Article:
Do not violate marriage

Do not violate marriage
MANY people must have felt uneasy at the Law Commission's proposal last week that a new offence of marital rape be put on the statute book. The last time it was considered by the Criminal Law Revision Committee, in 1984, they were divided on the issue and voted against changing the law, on the grounds that a man could already be prosecuted for the offence of indecent assault and violence against his wife. That this law can be used in cases where a husband forces himself on an estranged wife has been shown by the imprisonment of a man for this offence in July of this year.
In view of the effectiveness of this law, therefore, it is strange that the Law Commission should announce that a change of words to include "marital rape" would mean "an end to the immunity enjoyed by husbands for centuries". It is that rheto­ric, with its almost subliminal implication that husbands enjoy raping their wives, that alerts one to the presence of ideas hostile to the traditional concept of mar­riage. Certainly a part of the legal profes­sion seems prepared to argue that rape is simply unwanted sex, regardless of whether it involves strangers on a train or a husband and wife in their own bed. This should, indeed, give us pause for thought.
Can it possibly be accurate to call by the same word an act which has such profoundly different connotations within marriage and outside it? Words have immense power to influence the way we see and experience reality, which is why we have a wide vocabulary that distin­guishes minutely between things in the interest of truth.
The word “rape" has achieved its ominous and fearful sound because it contains all the terror and loathing women feel for the violent interloper who breaches the boundaries set up by culture, law and reli­gion to protect them. In the old days, rape carried the added danger of the woman conceiving a fatherless child as a result of the attack and, even today, it can mean the trauma of abortion or a fatal disease like Aids. The implications are as horren­dous now as they have ever been and explain why, in the past, the offence car­ried the death penalty.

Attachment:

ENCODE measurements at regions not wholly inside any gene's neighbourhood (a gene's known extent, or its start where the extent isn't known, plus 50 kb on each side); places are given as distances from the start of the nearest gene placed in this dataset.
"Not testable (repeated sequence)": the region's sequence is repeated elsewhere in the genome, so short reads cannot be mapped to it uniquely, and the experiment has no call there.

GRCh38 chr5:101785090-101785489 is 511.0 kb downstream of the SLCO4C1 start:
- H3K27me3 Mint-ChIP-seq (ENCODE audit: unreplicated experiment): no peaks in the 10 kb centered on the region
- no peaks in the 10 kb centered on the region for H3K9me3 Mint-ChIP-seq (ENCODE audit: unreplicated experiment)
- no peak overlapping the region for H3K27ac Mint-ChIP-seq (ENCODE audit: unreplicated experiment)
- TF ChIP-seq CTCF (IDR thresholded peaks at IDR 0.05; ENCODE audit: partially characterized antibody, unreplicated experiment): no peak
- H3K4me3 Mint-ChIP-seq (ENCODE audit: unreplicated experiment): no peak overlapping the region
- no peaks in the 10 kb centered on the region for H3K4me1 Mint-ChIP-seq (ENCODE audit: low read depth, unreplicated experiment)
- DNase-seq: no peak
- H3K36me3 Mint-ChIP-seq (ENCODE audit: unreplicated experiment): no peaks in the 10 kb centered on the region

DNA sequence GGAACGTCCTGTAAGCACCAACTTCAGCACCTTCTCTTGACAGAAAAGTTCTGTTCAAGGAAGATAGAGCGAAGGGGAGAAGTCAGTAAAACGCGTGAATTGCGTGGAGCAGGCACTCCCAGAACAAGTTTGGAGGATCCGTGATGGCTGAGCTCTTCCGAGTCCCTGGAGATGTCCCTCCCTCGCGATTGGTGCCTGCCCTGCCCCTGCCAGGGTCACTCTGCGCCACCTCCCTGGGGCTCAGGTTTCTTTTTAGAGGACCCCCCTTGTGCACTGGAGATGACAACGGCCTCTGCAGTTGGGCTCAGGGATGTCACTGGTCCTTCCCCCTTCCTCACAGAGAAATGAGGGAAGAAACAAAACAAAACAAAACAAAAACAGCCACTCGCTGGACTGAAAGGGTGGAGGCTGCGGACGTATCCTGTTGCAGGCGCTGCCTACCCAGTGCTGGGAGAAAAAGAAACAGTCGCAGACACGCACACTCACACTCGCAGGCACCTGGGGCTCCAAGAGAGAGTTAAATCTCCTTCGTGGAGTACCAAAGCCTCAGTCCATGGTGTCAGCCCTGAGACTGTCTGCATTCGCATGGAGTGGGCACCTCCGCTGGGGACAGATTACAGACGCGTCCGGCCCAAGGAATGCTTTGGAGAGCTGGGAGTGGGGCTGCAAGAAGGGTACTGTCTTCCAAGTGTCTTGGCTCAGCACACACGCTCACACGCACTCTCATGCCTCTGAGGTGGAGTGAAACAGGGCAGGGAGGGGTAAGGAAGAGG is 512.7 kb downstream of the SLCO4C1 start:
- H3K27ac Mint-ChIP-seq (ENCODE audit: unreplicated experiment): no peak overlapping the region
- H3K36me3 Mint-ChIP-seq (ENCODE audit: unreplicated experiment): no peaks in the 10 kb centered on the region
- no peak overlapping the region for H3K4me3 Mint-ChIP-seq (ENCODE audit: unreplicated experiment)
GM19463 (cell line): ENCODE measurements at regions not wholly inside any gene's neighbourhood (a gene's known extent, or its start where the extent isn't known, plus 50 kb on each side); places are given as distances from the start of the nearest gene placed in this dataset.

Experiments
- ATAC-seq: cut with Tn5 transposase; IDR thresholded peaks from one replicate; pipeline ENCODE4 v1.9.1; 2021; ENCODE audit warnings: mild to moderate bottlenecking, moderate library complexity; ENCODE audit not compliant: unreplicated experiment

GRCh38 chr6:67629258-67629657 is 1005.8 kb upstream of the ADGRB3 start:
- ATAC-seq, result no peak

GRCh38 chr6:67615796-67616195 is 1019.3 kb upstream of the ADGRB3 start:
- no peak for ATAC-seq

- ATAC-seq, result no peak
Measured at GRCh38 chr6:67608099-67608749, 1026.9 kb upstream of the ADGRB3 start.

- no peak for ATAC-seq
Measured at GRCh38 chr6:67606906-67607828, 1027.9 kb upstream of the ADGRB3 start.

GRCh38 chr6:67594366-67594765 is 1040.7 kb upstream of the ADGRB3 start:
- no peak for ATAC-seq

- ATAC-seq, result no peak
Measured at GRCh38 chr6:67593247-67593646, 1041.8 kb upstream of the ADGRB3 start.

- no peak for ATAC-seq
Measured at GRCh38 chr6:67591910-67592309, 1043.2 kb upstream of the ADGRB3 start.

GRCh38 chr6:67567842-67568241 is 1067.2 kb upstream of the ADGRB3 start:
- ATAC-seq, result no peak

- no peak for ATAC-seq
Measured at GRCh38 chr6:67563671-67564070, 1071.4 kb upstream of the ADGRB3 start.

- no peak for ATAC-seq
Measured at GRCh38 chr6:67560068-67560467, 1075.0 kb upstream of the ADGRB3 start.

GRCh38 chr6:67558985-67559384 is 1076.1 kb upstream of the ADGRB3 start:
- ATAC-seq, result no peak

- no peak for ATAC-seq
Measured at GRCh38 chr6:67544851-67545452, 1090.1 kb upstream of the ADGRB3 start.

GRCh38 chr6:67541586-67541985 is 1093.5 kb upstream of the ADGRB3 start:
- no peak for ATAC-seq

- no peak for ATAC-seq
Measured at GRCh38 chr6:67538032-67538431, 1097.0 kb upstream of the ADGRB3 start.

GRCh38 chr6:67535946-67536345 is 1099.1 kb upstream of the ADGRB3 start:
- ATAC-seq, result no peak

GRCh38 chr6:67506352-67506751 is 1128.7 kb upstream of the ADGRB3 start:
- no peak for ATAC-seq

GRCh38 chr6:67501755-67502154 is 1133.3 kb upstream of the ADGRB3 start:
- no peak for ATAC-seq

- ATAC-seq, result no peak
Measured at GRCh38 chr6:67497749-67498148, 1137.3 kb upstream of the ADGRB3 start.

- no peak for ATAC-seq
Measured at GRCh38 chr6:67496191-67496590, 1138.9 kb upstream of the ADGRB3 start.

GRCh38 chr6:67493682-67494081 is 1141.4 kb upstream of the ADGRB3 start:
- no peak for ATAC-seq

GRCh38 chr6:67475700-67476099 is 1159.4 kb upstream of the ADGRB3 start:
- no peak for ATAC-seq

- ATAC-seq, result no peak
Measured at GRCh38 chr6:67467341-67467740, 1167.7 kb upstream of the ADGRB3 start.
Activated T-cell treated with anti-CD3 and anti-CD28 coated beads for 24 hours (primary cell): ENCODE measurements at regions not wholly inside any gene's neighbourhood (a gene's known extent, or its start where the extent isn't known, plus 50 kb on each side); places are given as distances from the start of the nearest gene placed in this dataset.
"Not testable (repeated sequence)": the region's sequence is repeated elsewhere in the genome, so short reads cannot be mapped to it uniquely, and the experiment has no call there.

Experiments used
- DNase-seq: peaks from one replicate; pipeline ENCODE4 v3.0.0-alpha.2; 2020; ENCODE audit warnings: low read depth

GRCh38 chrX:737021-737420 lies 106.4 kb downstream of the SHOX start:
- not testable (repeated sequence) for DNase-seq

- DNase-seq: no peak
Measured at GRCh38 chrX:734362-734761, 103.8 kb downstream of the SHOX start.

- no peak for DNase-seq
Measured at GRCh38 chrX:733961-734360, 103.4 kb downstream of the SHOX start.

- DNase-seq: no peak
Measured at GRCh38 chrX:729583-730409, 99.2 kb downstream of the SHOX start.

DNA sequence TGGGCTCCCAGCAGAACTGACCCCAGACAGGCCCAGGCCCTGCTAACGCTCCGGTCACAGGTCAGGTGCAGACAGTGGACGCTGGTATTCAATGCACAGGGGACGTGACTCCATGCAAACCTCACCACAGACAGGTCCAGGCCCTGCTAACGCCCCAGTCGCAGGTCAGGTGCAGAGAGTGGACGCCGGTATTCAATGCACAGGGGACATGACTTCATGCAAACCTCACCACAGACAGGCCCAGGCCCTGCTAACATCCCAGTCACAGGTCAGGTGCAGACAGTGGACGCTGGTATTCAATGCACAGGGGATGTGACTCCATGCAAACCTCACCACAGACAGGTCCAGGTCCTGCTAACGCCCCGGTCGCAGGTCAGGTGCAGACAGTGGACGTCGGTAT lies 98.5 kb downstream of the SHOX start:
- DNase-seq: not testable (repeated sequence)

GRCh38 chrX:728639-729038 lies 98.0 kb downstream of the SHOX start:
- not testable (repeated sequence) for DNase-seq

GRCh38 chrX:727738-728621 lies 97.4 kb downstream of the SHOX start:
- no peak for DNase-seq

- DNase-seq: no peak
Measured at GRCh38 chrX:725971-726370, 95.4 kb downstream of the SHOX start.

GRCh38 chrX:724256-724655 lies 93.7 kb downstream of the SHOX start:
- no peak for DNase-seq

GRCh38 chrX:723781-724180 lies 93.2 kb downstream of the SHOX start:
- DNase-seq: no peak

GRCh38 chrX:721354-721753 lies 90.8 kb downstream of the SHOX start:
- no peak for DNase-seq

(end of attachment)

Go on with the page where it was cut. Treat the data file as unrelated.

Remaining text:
Within marriage, sexual assault must be different because, although real hatred may be present, it is hatred for someone once loved. The sexual act, though unwanted, was once freely given and part of something generous and wonderful; a joint enterprise that went sadly and badly wrong. The husband, however hated he becomes, was once the woman's choice, and any assault he perpetrates on her must be painfully compounded of ele­ments, in both parties, of that failed love and the aggression and frustration it induces. On those grounds alone it deserves a different name from the one we give to the silent, unknown predator who climbs in through the bedroom win­dow or stalks the streets at night intent only to gratify his own perverted desires.
However, there is more to the feeling of unease at this proposed change of title
than a merely academic dissatisfaction with its linguistic accuracy. One is aware that a subtle assault is being mounted on the whole concept of the family as an institution that represents love and security.
No doubt one can argue that marriage is not always a haven of these things, but that is no reason to taint the name itself with the vile associations of "marital rape". One can imagine the outcry if a new category of "Social Services rape" were to be proposed because of the number of unsavoury cases that have come to light over the years in various children's homes!
Bringing the concept of rape into mar­riage is mischievous in two ways. In the first place, it poses insuperable problems as to literal proof of the act itself, but, more importantly, it implies that married men and women have no more claim on one another than the rapist and his victim. By placing rape in marriage, the dark and terrifying figure of the rapist is given his spectral place within the comfort and security of the normal home, and his shadow is cast on us all.
One suspects, in this proposed change, the influence of a lobby that has a deep- seated repugnance for marriage and sees all men as potential rapists. I think it was Fay Weldon who remarked about some of the feminists she knew that, if they were men, they would be rapists. Perhaps this explains the source of our unease. Such feminists are seeing themselves whenever they look at men. Are not the rest of us being forced to share that nightmare vision?